Home / News
Chapter 13. Two Thousand Miles For A Five-Minute Speech (continued)
I have often been asked how I began the practice of public speaking. In answer I would say that I never planned to give any large part of my life to speaking in public. I have always had more of an ambition to DO things than merely to talk ABOUT doing them. It seems that when I went North with General Armstrong to speak at the series of public meetings to which I have referred, the President of the National Educational Association, the Hon. Thomas W. Bicknell, was present at one of those meetings and heard me speak. A few days afterward he sent me an invitation to deliver an address at the next meeting of the Educational Association. This meeting was to be held in Madison, Wis. I accepted the invitation. This was, in a sense, the beginning of my public-speaking career.
On the evening that I spoke before the Association there must have been not far from four thousand persons present. Without my knowing it, there were a large number of people present from Alabama, and some from the town of Tuskegee. These white people afterward frankly told me that they went to this meeting expecting to hear the South roundly abused, but were pleasantly surprised to find that there was no word of abuse in my address. On the contrary, the South was given credit for all the praiseworthy things that it had done. A white lady who was teacher in a college in Tuskegee wrote back to the local paper that she was gratified, as well as surprised, to note the credit which I gave the white people of Tuskegee for their help in getting the school started. This address at Madison was the first that I had delivered that in any large measure dealt with the general problem of the races. Those who heard it seemed to be pleased with what I said and with the general position that I took.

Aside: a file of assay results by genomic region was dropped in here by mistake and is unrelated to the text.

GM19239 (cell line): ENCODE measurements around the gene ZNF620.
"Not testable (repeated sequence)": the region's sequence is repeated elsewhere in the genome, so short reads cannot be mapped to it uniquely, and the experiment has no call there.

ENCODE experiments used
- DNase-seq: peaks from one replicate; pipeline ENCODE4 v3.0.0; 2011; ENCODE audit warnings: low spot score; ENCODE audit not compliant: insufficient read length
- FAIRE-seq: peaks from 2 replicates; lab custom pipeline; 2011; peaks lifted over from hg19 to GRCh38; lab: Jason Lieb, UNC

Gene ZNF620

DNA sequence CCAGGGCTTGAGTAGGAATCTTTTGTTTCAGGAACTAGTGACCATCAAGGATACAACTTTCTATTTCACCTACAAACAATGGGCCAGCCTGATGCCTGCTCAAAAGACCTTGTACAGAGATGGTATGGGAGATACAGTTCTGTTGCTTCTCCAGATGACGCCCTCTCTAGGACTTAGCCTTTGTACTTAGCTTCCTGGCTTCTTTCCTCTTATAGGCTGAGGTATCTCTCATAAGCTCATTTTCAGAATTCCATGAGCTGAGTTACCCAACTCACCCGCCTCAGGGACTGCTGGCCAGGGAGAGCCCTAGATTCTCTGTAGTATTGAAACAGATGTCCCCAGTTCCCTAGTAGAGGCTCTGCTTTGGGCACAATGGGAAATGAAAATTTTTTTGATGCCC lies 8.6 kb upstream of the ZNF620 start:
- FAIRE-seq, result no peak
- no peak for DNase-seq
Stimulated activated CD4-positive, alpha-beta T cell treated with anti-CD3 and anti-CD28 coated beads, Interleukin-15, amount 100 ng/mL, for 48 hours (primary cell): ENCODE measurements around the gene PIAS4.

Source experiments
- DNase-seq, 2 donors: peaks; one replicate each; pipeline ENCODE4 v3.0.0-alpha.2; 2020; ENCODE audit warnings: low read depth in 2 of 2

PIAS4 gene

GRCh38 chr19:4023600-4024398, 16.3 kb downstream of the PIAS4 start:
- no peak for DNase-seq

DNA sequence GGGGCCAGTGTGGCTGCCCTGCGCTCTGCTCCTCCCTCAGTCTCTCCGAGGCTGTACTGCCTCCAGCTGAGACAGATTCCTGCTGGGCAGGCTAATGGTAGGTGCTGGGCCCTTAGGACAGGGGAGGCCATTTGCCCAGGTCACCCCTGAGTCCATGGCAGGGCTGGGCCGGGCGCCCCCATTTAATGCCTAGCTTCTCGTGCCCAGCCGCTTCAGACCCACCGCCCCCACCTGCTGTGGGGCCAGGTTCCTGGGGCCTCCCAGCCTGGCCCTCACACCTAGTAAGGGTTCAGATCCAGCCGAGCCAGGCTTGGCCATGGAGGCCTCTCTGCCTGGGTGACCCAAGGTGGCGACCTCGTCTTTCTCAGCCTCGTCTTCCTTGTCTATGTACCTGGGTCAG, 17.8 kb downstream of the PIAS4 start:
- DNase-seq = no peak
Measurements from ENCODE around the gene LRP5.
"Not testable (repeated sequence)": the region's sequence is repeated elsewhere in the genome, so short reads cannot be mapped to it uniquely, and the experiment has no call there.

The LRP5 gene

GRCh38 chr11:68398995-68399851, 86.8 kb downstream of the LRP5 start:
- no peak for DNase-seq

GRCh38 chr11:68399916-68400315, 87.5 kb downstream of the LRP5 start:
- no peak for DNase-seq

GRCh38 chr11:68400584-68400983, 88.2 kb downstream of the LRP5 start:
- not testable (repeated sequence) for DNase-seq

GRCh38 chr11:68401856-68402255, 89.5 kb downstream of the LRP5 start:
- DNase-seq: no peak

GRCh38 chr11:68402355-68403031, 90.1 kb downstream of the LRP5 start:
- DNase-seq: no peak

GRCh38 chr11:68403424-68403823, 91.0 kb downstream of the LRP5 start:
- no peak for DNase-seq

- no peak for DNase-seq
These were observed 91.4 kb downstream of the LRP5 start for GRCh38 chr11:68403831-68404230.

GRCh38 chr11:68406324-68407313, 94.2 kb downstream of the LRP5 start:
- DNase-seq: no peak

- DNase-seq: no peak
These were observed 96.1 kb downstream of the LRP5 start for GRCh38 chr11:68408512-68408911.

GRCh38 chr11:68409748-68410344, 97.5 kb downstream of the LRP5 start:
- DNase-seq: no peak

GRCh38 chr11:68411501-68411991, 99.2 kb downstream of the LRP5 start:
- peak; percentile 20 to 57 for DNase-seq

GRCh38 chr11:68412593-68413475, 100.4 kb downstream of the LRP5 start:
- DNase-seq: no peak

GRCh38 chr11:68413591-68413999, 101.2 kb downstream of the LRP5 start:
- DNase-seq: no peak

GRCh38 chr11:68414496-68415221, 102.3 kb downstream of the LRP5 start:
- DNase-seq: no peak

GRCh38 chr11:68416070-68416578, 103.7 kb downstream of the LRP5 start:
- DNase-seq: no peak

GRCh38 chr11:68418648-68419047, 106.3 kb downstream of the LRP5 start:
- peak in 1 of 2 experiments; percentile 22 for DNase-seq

When I first came to Tuskegee, I determined that I would make it my home, that I would take as much pride in the right actions of the people of the town as any white man could do, and that I would, at the same time, deplore the wrong-doing of the people as much as any white man. I determined never to say anything in a public address in the North that I would not be willing to say in the South. I early learned that it is a hard matter to convert an individual by abusing him, and that this is more often accomplished by giving credit for all the praiseworthy actions performed than by calling attention alone to all the evil done.
This is page 126 of 196. [Mark this Page]
Mark any page to add this title to Your Bookshelf. (0 / 10 books on shelf)
Buy a copy of Up From Slavery: An Autobiography at Amazon.com
Customize text appearance:
(c) 2003-2012 LiteraturePage.com and Michael Moncur.
For information about public domain texts appearing here, read the copyright information and disclaimer.